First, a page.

Congressmen sue to block implementation of law that didn't pass House
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Thursday April 27, 2006
Ten members of the U.S. House of Representatives will file a lawsuit tomorrow seeking to block implementation of a budget law as signed by President George W. Bush, RAW STORY has learned.
In February, the President signed a version of the "Deficit Reduction Act" that never passed the House. The draft signed by Bush omitted provisions from the version that passed the House that required the government pay for 36 months of durable medical equipment rentals for those who qualified. The version Bush signed allows just 13 months--a difference of 23 months rental and $2 billion in spending.
According to the Constitution of the United States, the same version of a bill must pass both houses of Congress before it can be signed by the President to become law.
The plaintiffs seeking to block the law are all ranking Democratic members of committees affected by the differences.
According to earlier published accounts, House Republican leadership notified the President that it had not passed the House of Representatives before the President went ahead with the Feb 8 signing.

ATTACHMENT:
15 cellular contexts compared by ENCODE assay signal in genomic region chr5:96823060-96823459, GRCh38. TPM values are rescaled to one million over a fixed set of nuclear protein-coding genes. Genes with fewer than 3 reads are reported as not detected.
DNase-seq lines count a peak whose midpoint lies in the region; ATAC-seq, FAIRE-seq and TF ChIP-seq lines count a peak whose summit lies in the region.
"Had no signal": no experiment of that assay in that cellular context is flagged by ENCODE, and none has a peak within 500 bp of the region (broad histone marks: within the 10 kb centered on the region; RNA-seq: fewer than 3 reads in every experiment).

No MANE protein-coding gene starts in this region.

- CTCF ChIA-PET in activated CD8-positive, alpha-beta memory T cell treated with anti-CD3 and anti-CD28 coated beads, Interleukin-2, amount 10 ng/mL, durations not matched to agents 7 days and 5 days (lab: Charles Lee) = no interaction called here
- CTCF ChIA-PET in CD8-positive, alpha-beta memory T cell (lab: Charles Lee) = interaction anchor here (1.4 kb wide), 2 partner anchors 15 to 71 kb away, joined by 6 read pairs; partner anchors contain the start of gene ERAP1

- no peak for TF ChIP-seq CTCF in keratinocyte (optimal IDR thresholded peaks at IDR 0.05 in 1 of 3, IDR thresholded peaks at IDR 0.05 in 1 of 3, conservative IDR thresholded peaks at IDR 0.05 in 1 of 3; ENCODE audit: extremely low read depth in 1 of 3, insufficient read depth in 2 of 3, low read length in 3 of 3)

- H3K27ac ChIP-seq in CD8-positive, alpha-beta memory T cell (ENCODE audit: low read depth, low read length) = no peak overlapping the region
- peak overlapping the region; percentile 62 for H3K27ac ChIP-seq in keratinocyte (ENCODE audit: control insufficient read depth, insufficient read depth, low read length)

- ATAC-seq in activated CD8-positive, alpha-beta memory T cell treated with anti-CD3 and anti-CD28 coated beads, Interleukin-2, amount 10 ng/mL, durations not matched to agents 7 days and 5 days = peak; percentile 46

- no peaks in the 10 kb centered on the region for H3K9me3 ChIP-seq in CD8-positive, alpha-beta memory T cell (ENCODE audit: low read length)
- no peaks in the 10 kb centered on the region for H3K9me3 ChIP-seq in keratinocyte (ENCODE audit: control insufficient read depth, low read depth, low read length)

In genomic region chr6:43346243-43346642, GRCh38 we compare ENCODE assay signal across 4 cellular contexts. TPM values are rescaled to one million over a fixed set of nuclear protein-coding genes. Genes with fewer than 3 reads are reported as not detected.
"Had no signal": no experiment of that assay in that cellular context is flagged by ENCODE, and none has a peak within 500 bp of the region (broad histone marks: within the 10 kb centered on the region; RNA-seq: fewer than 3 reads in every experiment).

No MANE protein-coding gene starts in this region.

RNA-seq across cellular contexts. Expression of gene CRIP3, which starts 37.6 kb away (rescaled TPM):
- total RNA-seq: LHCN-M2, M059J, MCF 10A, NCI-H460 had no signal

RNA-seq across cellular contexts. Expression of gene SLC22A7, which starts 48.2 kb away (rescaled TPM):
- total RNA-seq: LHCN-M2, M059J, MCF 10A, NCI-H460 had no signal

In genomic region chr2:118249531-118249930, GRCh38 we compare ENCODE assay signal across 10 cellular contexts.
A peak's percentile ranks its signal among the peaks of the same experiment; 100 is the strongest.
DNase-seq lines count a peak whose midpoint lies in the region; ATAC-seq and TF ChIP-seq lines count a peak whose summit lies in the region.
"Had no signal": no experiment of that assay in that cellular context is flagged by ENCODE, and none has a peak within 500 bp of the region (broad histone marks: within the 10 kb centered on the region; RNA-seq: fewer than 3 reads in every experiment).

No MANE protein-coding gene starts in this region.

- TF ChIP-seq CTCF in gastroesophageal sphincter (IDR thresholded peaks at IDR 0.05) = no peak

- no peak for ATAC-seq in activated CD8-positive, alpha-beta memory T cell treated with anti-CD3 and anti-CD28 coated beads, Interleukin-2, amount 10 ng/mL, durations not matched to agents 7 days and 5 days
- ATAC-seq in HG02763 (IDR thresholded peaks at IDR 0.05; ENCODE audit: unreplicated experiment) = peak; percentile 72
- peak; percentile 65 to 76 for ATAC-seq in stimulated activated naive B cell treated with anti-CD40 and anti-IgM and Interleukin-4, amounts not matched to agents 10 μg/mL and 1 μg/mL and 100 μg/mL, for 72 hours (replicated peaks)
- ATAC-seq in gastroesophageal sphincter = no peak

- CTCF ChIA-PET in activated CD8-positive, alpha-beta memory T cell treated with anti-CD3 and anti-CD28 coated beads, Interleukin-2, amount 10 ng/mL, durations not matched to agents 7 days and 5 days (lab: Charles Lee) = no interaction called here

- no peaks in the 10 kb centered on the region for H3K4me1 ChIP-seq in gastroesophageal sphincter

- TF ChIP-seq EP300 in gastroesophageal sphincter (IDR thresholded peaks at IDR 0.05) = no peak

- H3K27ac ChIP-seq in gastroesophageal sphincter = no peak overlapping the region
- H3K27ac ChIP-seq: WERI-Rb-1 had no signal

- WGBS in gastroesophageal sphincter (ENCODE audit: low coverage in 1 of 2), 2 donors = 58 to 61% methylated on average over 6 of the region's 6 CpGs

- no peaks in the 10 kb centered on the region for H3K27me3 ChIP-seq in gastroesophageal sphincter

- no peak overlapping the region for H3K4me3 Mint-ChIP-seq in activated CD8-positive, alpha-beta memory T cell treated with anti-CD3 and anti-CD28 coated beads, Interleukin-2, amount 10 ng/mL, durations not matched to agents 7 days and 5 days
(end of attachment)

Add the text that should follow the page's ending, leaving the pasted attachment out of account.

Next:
"Anyone who has passed the sixth grade knows that before a bill can become a law, both Houses of Congress must approve it," blasted John Conyers (D-MI), ranking member of the House Judiciary Committee. "That the Bush Administration is now saying otherwise underscores the Constitutional crisis we are facing in this country."
Joining Conyers in the suit are: Rep. John Dingell, Ranking Member on the Energy and Commerce Committee; Rep. Charles B. Rangel, Ranking Member on the Ways and Means Committee; Rep. George Miller, Ranking Member on the Education and Workforce Committee; Rep. James L. Oberstar, Ranking Member on the Transportation and Infrastructure Committee; Rep. Barney Frank, Ranking Member on the Financial Services Committee; Rep. Collin C. Peterson, Ranking Member on the Agriculture Committee; Rep. Bennie Thompson, Ranking Member on the Homeland Security Committee; Rep. Louise M. Slaughter, Ranking Member on the Rules Committee; Rep. Fortney "Pete" Stark, Ranking Member on the Ways and Means Health Subcommittee; Rep. Sherrod Brown, Ranking Member on the Commerce Health Subcommittee. The Congressmen are represented by Dykema Gossett PLLC and Professor Erwin Chemerinsky, a constitutional expert at Duke Law School.